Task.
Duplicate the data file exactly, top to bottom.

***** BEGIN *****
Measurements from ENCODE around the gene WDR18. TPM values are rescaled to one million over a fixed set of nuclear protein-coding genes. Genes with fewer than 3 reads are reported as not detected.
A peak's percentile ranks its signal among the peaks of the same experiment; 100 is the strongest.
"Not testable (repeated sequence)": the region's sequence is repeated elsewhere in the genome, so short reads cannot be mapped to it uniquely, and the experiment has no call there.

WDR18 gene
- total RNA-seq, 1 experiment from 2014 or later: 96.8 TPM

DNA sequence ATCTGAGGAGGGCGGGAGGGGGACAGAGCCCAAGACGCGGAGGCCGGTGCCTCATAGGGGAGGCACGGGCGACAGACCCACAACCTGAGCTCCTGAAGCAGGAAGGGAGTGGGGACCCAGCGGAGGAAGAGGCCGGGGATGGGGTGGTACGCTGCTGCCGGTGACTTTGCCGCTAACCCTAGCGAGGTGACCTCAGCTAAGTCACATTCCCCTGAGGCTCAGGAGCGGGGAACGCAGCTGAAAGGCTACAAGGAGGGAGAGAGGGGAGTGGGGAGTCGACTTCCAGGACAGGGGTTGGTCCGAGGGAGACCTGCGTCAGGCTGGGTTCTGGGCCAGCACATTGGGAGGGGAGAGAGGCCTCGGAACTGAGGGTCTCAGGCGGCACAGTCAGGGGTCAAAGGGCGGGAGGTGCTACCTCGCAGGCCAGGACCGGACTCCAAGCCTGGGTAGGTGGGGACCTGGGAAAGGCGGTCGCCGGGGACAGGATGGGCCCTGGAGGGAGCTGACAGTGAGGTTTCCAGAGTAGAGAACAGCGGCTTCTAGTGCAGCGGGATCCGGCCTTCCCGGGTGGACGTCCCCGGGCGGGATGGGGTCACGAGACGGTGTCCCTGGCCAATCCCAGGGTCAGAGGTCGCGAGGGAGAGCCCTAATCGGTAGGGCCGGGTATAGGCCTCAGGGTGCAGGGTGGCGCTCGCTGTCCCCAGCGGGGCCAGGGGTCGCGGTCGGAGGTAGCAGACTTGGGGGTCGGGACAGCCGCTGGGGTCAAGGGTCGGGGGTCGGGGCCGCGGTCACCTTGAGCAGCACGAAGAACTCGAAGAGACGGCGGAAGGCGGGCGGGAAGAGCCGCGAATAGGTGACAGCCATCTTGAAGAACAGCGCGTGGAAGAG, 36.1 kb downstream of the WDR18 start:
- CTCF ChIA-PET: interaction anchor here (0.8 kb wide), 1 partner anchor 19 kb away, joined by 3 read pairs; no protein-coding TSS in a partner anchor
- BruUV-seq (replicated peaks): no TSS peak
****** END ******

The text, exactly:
Measurements from ENCODE around the gene WDR18. TPM values are rescaled to one million over a fixed set of nuclear protein-coding genes. Genes with fewer than 3 reads are reported as not detected.
A peak's percentile ranks its signal among the peaks of the same experiment; 100 is the strongest.
"Not testable (repeated sequence)": the region's sequence is repeated elsewhere in the genome, so short reads cannot be mapped to it uniquely, and the experiment has no call there.

WDR18 gene
- total RNA-seq, 1 experiment from 2014 or later: 96.8 TPM

DNA sequence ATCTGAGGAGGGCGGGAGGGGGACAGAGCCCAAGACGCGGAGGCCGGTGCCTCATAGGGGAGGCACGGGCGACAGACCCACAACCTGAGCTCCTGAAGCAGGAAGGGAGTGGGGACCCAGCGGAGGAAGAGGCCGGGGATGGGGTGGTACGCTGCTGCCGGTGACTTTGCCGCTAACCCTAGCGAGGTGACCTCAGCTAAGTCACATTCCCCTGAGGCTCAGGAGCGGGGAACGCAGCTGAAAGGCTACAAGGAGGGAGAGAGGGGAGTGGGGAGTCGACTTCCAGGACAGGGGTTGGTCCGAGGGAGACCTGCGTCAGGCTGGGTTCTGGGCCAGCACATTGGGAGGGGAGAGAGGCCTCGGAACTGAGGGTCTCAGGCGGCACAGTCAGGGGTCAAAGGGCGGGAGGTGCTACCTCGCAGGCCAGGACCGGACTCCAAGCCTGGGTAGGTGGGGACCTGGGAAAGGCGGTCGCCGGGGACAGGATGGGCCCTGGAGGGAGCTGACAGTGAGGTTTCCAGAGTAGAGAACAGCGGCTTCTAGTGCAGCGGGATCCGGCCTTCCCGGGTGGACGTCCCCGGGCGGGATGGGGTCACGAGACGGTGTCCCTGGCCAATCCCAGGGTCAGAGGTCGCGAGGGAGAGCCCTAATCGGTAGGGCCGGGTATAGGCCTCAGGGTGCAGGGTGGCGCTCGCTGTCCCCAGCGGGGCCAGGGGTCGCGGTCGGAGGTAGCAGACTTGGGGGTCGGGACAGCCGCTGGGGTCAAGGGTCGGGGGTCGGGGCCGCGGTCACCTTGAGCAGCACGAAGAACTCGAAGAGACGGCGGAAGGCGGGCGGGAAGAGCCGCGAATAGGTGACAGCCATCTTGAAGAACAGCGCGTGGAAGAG, 36.1 kb downstream of the WDR18 start:
- CTCF ChIA-PET: interaction anchor here (0.8 kb wide), 1 partner anchor 19 kb away, joined by 3 read pairs; no protein-coding TSS in a partner anchor
- BruUV-seq (replicated peaks): no TSS peak